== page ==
I was born on the first day of the second half of the 20th Century, at a time when my parents were renting a small terraced house in Mapperley, Nottingham, just off Westdale Lane, with my elder brother, John, who is a genuine ‘baby-boomer‘, having been born less than a year after the end of WWII.
Throughout the fifties and sixties we continued to live in that house, which my parents subsequently bought. I’ve long since moved away, but now, as I start my seventh decade my memories of my early life in Mapperley make a dramatic contrast with the world I see around me today.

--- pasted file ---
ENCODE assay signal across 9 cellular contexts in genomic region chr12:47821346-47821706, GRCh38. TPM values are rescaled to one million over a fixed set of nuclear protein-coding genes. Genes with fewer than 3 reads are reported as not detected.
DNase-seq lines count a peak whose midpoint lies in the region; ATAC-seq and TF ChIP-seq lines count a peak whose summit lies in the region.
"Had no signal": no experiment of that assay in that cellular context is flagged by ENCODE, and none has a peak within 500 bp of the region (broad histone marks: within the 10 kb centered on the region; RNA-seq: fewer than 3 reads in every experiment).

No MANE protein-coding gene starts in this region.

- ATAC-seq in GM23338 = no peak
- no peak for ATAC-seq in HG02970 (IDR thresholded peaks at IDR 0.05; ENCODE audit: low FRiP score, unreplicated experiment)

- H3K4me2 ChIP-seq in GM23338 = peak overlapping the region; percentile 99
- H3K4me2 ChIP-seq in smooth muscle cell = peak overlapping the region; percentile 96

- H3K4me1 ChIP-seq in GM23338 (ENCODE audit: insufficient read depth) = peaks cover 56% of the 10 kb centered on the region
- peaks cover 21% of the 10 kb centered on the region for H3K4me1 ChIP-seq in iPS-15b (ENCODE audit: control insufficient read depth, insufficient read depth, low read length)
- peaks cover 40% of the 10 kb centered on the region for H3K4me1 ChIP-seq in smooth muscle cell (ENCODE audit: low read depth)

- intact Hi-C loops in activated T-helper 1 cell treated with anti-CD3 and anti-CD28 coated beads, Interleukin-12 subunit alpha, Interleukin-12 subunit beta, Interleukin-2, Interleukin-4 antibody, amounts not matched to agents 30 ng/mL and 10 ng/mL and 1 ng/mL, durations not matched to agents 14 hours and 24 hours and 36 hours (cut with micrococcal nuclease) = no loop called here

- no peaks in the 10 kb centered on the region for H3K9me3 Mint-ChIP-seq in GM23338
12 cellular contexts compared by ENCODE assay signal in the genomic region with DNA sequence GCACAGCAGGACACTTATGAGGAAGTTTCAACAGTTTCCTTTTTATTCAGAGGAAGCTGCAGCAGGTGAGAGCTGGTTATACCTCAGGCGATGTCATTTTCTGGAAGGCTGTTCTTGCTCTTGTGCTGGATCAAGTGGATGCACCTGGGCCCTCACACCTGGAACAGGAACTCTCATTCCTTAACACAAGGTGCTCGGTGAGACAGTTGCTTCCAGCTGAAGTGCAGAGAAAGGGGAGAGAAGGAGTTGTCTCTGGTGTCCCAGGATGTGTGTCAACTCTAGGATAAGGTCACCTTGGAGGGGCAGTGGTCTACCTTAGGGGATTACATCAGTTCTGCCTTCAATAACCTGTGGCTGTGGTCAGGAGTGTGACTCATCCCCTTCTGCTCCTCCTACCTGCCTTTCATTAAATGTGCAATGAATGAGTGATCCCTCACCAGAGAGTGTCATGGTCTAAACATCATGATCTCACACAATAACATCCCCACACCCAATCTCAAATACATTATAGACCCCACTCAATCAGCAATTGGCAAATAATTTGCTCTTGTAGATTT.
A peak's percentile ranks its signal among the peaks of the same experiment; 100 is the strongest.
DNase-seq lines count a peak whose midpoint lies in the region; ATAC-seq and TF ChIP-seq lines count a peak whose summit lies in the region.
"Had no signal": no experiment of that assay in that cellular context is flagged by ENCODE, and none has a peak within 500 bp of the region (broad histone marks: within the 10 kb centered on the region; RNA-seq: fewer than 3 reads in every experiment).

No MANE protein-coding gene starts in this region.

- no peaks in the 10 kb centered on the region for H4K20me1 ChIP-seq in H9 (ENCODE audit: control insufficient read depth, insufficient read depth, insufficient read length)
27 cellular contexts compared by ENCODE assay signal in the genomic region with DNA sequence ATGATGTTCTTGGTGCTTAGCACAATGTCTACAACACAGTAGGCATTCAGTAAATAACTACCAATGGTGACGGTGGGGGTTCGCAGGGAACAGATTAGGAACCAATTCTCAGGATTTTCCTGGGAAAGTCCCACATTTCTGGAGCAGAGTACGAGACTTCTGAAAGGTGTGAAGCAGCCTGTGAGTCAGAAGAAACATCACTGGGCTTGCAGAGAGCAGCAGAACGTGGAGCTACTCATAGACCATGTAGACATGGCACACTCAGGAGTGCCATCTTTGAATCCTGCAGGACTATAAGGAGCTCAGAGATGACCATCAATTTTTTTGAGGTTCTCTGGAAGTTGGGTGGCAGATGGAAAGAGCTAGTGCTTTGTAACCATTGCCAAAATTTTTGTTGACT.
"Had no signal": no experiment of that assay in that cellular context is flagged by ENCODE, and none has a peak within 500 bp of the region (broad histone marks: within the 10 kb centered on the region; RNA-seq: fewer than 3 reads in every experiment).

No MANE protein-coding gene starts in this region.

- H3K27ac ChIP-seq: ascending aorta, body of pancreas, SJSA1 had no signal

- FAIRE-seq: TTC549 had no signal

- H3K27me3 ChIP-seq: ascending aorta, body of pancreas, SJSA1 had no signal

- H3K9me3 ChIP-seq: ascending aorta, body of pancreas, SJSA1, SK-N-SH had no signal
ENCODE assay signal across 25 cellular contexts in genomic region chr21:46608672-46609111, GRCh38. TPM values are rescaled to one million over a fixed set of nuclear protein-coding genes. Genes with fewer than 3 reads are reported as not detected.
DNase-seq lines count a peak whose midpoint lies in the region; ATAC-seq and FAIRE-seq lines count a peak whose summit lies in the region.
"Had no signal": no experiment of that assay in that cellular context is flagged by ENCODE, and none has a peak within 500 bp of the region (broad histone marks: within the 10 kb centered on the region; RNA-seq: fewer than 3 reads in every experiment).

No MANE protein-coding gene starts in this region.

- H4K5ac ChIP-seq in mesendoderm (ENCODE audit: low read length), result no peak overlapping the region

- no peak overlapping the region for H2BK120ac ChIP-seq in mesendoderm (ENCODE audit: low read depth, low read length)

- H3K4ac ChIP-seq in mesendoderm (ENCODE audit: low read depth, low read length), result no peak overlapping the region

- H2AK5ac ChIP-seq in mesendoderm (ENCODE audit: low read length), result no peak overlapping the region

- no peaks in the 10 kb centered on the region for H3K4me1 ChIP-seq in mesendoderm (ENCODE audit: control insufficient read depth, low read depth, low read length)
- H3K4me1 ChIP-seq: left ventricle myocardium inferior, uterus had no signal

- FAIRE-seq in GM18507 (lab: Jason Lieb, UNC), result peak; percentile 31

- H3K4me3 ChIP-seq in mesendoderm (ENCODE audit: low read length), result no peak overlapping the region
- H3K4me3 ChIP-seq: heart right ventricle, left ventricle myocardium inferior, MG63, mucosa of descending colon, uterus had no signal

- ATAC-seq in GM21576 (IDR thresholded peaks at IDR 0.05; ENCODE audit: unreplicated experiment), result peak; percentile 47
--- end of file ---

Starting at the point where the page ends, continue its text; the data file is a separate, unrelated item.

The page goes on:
Mine was very much an ordinary life in the sense that we weren’t known for anything in particular, and we didn’t rub shoulders with anyone less ordinary than ourselves. I do feel that living in a stable household was a blessing for which I should be forever grateful to my parents. People that complain about the mores of the early 21st Century are often told that they did not once live in a ‘golden age’, and that things haven’t really changed. These musings will show that things have changed in many ways: some for the better, certainly, but many for very much worse.